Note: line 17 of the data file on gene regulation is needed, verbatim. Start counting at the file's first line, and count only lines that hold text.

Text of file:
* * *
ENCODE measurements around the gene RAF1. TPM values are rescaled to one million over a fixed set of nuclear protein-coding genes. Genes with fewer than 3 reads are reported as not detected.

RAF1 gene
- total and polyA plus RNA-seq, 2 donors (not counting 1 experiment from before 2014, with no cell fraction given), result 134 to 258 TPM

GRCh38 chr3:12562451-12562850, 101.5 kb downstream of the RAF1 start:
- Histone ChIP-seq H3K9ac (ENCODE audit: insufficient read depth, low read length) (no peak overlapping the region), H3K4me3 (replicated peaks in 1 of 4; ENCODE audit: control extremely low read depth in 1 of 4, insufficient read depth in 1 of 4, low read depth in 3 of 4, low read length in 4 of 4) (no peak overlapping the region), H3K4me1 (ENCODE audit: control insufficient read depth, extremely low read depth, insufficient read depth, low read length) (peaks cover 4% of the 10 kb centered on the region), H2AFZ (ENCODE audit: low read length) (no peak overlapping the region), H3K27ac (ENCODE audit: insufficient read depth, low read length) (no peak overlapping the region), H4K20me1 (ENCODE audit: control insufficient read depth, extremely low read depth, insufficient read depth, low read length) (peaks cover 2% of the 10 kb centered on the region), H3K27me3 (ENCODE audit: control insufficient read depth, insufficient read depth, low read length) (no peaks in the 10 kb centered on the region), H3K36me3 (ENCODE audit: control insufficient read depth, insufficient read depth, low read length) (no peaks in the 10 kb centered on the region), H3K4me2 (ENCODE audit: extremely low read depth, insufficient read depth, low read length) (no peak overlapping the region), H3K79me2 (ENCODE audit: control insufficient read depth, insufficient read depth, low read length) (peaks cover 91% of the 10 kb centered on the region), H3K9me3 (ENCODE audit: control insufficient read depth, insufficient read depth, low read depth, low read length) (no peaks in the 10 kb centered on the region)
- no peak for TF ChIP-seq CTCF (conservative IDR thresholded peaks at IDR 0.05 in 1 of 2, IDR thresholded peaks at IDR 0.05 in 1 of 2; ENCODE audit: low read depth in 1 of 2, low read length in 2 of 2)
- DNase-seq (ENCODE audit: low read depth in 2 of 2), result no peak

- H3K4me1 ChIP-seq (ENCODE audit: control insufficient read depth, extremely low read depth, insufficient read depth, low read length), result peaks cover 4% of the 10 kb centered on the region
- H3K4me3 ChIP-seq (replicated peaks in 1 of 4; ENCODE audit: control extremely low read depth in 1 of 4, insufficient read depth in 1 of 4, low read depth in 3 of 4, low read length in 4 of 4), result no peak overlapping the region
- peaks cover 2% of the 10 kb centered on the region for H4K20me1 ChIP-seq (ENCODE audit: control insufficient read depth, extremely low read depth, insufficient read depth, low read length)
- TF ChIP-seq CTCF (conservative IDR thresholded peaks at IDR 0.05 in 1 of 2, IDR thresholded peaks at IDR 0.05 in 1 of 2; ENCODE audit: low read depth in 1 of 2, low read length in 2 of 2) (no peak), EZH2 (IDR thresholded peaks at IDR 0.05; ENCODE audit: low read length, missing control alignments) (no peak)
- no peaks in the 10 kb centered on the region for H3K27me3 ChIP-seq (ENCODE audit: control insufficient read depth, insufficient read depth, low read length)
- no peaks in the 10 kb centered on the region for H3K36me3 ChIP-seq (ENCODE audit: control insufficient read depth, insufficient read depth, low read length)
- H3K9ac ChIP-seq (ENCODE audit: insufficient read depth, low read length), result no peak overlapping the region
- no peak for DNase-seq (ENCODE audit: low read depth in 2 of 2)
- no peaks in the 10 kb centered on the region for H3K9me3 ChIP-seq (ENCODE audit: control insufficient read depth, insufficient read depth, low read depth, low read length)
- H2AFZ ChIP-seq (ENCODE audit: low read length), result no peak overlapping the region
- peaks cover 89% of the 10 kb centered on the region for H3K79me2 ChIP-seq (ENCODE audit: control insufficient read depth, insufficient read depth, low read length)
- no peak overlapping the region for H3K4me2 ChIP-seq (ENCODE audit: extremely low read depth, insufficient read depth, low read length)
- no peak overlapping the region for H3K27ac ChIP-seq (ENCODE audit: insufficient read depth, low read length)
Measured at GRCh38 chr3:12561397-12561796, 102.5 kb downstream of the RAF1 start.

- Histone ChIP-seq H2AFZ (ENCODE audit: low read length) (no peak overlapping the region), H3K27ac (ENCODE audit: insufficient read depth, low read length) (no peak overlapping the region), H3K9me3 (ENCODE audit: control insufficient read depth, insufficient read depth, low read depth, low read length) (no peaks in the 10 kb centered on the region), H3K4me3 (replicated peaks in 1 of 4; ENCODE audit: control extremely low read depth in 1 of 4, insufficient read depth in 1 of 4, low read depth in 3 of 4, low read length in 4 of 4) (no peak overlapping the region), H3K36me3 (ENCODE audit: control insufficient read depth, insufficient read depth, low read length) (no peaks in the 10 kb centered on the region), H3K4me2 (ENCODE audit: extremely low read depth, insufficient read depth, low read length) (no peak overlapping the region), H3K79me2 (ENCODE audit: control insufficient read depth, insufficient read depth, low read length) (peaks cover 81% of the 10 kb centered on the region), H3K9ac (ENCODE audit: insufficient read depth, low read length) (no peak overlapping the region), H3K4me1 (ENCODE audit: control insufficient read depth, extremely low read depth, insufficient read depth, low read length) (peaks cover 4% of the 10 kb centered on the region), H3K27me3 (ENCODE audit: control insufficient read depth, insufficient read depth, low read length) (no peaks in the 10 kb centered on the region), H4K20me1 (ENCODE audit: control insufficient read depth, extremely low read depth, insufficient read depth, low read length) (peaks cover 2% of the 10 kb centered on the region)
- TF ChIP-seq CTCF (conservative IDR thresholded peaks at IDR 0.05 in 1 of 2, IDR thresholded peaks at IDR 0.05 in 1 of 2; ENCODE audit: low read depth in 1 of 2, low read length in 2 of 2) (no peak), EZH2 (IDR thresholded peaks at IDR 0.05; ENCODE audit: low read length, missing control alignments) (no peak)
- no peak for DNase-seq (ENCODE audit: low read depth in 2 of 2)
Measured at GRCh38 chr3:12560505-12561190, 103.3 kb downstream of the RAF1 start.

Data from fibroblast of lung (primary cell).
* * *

- H2AFZ ChIP-seq (ENCODE audit: low read length), result no peak overlapping the region